At the palace (the interiors of which do not match the stock footage outside), she meets Perky Maid, Mean Housekeeper, and Vaguely Threatening Prime Minister. She also literally bumps into the same guy again only, GASP, it’s PRINCE KENT. Who is visiting from a neighboring kingdom (called Hofferlotosidifjowovia – it really doesn’t matter what the kingdoms are called so long as they all end with ‘ovia’). More embarrassment ensues and Sam quickly escapes to her room with the help of Perky Maid.
Sam gasps over her room, even though it doesn’t look all that great.
Awkward commercial break. (I won’t point out all the commercial breaks in this because they will be frequent and awkward in the actual film.)
Next morning, Sam awkwardly does some stuff with politics, including suggestions that the patriarchy be overthrown. This is met with horror, so she escapes for a horse ride with Prince Kent. It’s raining but that doesn’t deter them. He ends up talking about how women – even princesses – should get married ASAP and raise children while their husbands take care of politics. Sam vows to hate him forever and rides home alone.
Meanwhile, the Prime Minister is working to dig up dirt about Sam. A ball is planned (double points if you can make it a masquerade ball) and Sam wears a ballgown that is spectacularly underwhelming. I mean, she’s a princess!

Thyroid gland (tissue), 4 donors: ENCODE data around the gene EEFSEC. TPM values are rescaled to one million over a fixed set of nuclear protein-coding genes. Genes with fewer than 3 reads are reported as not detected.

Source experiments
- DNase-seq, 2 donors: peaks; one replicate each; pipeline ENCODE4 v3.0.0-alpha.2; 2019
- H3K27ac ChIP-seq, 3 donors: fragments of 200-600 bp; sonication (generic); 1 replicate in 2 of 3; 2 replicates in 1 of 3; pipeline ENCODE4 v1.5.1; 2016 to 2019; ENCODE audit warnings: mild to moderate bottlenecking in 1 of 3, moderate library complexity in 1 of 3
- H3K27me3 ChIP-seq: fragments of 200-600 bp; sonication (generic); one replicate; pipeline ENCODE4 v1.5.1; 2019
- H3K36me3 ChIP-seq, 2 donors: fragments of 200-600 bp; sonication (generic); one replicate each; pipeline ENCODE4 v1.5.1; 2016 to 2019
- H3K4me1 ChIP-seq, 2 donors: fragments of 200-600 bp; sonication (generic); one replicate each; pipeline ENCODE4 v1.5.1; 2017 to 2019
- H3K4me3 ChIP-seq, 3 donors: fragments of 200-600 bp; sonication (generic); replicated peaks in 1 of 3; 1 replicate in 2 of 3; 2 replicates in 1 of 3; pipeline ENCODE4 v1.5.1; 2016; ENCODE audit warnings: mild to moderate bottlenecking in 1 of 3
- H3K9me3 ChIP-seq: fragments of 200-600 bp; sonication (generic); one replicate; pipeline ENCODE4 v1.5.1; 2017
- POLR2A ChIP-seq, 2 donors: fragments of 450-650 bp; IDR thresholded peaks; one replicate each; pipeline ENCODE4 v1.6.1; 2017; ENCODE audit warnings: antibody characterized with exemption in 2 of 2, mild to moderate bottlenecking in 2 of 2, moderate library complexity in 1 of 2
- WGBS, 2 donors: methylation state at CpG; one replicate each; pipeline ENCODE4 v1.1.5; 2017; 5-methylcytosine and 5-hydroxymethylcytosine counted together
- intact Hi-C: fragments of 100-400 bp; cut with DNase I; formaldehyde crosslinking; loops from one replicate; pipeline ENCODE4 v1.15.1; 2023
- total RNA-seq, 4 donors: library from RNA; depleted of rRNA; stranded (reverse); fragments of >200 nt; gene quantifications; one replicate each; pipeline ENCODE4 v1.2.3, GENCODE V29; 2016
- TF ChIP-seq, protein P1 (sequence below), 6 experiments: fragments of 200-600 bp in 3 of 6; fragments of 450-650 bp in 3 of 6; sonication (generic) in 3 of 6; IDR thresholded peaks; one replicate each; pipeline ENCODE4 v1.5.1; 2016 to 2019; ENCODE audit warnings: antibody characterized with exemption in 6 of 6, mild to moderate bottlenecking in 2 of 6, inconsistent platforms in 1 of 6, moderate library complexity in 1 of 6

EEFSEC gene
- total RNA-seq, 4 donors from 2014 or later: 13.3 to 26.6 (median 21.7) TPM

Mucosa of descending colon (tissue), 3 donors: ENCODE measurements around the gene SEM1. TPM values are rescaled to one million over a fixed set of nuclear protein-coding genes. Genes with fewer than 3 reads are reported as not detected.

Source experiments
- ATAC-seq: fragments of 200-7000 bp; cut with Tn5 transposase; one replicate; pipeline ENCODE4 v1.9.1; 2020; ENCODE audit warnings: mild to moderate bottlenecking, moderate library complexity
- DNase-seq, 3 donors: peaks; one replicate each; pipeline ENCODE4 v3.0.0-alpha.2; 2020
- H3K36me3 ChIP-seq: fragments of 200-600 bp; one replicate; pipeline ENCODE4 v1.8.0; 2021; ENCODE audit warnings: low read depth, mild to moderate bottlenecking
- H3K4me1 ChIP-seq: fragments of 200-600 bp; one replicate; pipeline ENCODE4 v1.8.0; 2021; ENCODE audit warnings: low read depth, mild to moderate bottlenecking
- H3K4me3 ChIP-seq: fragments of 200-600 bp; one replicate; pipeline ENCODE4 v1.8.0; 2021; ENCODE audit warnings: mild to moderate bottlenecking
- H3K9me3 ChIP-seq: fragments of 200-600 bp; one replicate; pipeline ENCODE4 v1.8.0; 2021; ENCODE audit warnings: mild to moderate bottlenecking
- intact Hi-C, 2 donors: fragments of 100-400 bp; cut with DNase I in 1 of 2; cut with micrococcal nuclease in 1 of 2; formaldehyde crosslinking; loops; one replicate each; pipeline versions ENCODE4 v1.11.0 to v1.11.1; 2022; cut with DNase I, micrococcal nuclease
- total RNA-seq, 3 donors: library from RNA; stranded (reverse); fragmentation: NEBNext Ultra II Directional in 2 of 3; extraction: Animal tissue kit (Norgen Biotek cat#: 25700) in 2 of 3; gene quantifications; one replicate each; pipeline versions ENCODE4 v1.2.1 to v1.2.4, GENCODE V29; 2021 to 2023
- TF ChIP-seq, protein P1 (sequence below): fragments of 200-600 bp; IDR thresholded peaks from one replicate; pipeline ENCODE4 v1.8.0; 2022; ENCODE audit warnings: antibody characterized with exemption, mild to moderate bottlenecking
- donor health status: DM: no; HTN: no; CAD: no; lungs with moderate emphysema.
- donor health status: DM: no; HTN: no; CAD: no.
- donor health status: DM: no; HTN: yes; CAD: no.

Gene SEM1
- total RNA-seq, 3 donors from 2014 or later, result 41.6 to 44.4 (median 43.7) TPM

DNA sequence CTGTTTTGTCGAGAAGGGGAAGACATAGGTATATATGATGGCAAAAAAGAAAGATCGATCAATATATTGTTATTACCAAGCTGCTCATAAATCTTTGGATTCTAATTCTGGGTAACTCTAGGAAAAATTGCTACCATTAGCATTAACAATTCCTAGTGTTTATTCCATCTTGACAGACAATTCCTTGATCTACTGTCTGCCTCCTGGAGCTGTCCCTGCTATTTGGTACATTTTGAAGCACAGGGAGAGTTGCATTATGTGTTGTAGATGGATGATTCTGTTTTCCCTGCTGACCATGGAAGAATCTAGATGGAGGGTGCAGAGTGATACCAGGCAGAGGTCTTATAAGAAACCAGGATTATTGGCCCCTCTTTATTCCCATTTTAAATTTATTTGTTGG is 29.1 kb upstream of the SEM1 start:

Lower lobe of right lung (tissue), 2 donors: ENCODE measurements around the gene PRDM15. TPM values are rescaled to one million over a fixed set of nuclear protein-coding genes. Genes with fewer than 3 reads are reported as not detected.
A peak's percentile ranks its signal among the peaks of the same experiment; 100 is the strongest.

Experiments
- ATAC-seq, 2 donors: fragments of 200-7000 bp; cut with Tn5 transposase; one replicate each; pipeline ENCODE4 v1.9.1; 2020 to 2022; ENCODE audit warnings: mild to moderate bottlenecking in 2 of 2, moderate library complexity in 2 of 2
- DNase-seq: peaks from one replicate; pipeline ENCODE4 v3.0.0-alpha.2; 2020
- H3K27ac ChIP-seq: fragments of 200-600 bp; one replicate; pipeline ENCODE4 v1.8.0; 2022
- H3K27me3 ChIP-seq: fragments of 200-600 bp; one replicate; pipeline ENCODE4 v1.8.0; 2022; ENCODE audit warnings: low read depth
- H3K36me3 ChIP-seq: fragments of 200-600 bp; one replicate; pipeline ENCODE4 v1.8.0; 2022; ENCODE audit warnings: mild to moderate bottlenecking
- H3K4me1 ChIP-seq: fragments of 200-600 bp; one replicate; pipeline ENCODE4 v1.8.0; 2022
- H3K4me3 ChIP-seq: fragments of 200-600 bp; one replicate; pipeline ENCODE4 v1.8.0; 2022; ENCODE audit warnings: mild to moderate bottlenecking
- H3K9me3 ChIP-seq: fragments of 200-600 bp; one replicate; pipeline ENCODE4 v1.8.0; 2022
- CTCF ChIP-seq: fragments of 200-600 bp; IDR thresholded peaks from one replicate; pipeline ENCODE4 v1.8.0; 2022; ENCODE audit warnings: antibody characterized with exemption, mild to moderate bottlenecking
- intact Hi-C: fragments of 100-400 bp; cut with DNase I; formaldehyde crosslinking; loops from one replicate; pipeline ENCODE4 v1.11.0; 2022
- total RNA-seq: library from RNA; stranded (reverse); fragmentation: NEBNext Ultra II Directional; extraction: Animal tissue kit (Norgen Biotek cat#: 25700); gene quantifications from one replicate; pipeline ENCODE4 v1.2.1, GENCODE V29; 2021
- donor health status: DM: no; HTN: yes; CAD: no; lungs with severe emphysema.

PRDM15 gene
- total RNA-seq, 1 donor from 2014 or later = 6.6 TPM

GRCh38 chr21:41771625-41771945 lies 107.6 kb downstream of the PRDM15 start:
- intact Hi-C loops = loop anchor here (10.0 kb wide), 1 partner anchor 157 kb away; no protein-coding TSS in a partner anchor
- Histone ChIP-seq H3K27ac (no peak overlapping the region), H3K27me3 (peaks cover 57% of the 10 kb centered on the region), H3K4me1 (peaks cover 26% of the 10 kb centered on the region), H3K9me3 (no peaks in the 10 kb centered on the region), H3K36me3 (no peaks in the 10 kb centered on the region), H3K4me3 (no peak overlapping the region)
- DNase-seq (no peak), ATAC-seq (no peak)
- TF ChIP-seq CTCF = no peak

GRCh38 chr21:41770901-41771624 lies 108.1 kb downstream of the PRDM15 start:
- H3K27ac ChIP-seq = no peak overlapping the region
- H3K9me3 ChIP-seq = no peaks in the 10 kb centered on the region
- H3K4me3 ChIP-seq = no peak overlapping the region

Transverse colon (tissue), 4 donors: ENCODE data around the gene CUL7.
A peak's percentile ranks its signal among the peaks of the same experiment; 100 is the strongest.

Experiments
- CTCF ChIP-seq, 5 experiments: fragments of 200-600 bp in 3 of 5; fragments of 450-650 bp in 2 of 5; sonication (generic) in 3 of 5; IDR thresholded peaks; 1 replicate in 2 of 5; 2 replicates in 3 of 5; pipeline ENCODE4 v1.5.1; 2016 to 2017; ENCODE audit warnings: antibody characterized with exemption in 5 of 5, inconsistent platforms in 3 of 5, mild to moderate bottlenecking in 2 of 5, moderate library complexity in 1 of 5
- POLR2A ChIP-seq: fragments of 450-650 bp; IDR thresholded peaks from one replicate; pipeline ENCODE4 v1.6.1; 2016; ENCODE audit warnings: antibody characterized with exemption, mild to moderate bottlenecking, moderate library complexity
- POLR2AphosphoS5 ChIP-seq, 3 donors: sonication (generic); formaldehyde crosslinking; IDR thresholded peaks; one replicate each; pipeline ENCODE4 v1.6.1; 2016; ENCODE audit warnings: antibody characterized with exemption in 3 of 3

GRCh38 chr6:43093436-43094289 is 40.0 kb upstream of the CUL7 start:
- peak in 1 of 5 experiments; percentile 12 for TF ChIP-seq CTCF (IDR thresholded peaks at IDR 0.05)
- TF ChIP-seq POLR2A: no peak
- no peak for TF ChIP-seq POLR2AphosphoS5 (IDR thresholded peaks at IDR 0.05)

You’re expecting this:
And you get this:
Sam and Kent dance together. All is forgiven. Kent is just about to announce their engagement when the Prime Minister shows up, all out of breath, and declares that Lara Meangirl (idk where she came from but whatever) is closer to the throne than Sam and Sam is an imposter. Sam is stunned and runs away, back to her home in America. (Without waiting to hear explanations from anyone because quirky, down-to-earth people like Sam don’t do that.)
When she gets there, her old boyfriend who dumped her, is waiting. They’re about to announce their engagement when Kent bursts into the hotel’s party room, soaking wet (it was raining outside again), and sweeps Sam off her feet. “I don’t care that you’re not a princess!” he exclaims. “You’ll always be my princess!” Then he slips a fifty-carat diamond ring on her finger and all the guests who were supposed to applaud her engagement to Loser Boyfriend applaud her engagement to Kent. Because princes are better than ordinary dudes.
They kiss. And the world basically explodes from the power of that kiss.
Whether there’s a wedding after this pivotal scene or not depends on the movie’s budget, but if there is a wedding, it’ll be the best part of the film. And Sam will definitely wear an underwhelming wedding dress.
You’re expecting this:
And you get this:
- Make sure there’s a Kent-teaches-Sam-archery scene. Especially if she already knows how to hit the bulls-eye and shows him up after his cringy, here-let-me-put-my-hands-on-your-waist-to-steady-you lesson.
- Have Sam (Kent optional) tour Gorovia to see some insulting Eastern European cultural and architectural stereotypes. Bonus points if a lisping child gives Sam a bouquet and kicks Kent in the leg. (If she kicks Kent, it has to be before he makes up with Sam for being all chauvinist. This will make the audience laugh.)
- If the casting choice for Prince Kent is hot enough, you’ll probably get a sequel deal out of it, ‘kay?
So now you have the basic ingredients for a Hallmark royal romance movie! Have fun writing!